Seven of the 12 jurors who will decide the fate of disgraced Hollywood producer Harvey Weinstein were chosen on Thursday out of a panel that briefly included supermodel Gigi Hadid.
The three women and four men will be among those to determine if Weinstein is guilty of predatory sexual assault and first-degree rape in connection with alleged assaults on his former production assistant in 2006 and another woman in 2013.
“This trial is not a referendum on the #MeToo movement,” Manhattan Supreme Court Justice James Burke said to a pool of 140 before individual questioning began. “You must decide this case on the evidence.”
Hadid was dismissed only minutes after arriving because both the defense and prosecutors “found her to be unsuitable,” even though she insisted she could be impartial. It was decided that her presence would be disruptive, court officials confirmed to The Daily Beast.
Another potential juror was dismissed for tweeting about the trial after receiving a summons to appear. Burke ordered that person to return in March and said they could face jail time.
“There’s one person who did clearly violate the court’s [order],” Burke said. “I am asking you to return to this courtroom… to show cause for why I should not hold you in contempt.”
Weinstein has been accused of misconduct ranging from crude behavior to rape by dozens of women—including top Hollywood actresses—but these are the first criminal charges to arise out of those allegations.
Weinstein’s defense attorney, Donna Rotunno, began Thursday’s line of questioning by asking the potential jurors whether they think her client is guilty and whether anybody is “going to give women more credence or believe that they are more believable, more reliable because they are women?”
After nobody raised their hand, Rotunno asked whether “anyone here who’s heard anything positive about Mr. Weinstein?”
“I’ve heard that, yes, he’s a successful movie producer,” one person said.
On Wednesday night, Weinstein’s defense team filed a motion asking to question jurors behind closed doors. That motion was brought up on Thursday, with Rotunno stating that about 30 potential jurors had reported being sexual assault victims or knowing someone who is a sexual assault victim and that the line of questioning in a room full of strangers may be uncomfortable.
“I think asking these questions in front of other people can be quite difficult and will contaminate the entire pool,” Rotunno said.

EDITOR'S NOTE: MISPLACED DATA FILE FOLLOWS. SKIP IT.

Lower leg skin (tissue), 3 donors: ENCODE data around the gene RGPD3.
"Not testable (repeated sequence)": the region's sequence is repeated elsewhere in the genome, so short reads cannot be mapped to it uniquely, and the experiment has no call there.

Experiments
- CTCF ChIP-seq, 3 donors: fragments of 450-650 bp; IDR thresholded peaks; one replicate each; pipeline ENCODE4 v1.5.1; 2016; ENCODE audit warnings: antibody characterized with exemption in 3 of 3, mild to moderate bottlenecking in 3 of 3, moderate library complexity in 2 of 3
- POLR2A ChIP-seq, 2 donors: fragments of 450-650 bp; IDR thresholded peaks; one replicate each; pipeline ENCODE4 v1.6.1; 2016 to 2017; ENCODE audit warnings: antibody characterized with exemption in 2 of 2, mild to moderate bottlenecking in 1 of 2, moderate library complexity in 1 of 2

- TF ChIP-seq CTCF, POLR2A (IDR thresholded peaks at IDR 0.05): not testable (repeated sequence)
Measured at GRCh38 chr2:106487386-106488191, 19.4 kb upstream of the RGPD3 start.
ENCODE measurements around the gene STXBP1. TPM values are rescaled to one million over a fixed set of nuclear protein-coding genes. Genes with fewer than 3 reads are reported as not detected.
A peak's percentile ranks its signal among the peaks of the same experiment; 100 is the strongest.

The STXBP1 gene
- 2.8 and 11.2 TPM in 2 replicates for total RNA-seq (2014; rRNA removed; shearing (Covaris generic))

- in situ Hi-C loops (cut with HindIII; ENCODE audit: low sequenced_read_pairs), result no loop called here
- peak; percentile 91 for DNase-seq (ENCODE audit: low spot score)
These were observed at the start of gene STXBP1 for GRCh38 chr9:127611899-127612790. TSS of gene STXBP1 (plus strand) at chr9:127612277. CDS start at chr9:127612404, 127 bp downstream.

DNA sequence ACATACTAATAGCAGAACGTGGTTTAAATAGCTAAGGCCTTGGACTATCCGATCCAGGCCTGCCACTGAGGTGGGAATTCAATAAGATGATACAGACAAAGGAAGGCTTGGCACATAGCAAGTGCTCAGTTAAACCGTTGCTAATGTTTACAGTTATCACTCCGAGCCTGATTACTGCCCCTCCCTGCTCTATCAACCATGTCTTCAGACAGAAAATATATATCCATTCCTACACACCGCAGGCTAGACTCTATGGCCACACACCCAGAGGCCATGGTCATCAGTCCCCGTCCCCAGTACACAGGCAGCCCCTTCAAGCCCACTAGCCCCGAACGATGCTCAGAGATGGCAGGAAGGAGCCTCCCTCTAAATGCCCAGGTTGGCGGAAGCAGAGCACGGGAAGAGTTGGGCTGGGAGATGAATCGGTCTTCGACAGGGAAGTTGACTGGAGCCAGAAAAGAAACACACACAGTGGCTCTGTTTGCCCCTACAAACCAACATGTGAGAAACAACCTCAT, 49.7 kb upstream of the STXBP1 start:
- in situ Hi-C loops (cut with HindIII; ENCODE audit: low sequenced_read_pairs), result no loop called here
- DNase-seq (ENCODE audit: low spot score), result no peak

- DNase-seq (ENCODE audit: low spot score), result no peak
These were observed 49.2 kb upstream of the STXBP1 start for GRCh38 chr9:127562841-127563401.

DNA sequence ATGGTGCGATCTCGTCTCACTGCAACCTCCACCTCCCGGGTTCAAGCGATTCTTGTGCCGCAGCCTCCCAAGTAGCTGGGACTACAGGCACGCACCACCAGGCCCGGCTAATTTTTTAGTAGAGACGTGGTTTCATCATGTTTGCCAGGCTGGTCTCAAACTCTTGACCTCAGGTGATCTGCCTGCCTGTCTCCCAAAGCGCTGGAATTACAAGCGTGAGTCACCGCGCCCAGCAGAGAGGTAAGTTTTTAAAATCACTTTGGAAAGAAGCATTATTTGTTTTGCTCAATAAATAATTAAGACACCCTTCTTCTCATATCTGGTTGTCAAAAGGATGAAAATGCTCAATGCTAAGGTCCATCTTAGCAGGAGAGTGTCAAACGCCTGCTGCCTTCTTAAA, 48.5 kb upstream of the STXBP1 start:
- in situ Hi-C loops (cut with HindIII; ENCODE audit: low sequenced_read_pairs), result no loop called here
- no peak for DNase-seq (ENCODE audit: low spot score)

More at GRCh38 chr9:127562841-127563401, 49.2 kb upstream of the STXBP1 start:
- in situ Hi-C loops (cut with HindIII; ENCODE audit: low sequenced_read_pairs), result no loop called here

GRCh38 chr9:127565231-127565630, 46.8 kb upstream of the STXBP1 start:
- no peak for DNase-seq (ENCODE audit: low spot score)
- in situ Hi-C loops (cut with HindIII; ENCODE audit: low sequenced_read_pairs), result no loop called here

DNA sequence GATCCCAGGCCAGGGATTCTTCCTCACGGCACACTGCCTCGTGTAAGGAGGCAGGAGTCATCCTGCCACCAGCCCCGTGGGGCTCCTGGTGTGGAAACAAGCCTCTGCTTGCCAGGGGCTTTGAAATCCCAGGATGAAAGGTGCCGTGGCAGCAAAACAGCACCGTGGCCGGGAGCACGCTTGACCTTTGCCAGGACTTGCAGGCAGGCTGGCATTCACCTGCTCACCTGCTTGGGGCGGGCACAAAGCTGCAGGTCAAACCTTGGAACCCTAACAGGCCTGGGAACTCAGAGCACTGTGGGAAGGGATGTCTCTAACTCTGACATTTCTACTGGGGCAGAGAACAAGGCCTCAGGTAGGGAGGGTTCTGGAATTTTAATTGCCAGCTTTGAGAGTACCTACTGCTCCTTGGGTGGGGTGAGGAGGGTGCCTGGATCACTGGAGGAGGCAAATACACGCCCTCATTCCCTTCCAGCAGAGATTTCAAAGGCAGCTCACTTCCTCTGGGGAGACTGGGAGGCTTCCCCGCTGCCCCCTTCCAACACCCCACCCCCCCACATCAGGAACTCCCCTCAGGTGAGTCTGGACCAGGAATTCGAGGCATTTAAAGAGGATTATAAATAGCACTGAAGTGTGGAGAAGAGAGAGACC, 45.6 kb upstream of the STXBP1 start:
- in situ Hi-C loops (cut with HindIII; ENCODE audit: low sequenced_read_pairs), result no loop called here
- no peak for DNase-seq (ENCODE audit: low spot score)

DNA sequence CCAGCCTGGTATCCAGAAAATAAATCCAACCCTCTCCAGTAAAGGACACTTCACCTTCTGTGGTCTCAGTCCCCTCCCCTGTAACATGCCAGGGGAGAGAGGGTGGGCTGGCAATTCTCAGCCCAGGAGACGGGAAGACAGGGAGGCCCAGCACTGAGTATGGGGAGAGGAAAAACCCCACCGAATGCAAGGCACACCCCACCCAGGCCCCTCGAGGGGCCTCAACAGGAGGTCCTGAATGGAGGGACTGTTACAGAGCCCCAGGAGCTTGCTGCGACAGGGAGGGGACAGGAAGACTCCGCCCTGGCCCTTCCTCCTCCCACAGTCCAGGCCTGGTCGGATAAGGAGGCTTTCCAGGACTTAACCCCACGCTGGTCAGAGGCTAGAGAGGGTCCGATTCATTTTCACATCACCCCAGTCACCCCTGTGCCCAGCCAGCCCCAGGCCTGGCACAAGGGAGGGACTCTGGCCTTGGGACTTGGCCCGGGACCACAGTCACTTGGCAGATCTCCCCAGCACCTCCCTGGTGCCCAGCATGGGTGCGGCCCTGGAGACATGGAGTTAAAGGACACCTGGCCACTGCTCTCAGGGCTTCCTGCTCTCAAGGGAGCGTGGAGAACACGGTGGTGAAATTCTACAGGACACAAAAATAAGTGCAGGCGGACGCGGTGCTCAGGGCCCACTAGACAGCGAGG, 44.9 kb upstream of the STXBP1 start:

Burke shot down the request, stating the current “four-part, laborious, time-consuming jury panel is working.”
Manhattan Assistant District Attorney Joan Illuzzi also objected to the request, saying, “I don’t think the defense could possibly say that a person who had either themselves been sexually assaulted or know someone who has been sexually assaulted is now no longer qualified to sit on this case. That is not the law.”
Since last Tuesday, hundreds of prospective jurors have appeared at the courthouse to answer questions about whether they can be unbiased in a case that has been making headlines since the first allegations were published in a 2017 bombshell report by The New York Times.
More than 80 women have since come forward to accuse the film titan of sexual misconduct and using his influence to coerce them into silence spanning three decades. At trial, prosecutors plan to argue that Weinstein capitalized on the power and prestige of his production empire, The Weinstein Company, to cover up a pattern of predatory behavior.
The allegations helped launch the global #MeToo movement, which inspired hundreds of women to come forward with their own accounts of sexual harassment or assault at the hands of powerful men in politics, media, and the entertainment industry.
Weinstein has repeatedly denied the allegations. He faces life in prison if convicted and is also facing several sex crime charges in Los Angeles.
As potential jurors were questioned, a New York City appellate judge denied Weinstein’s appeal for a stay of the trial. The judge, however, determined he will consider the defense’s appeal to move the trial to Suffolk or Albany.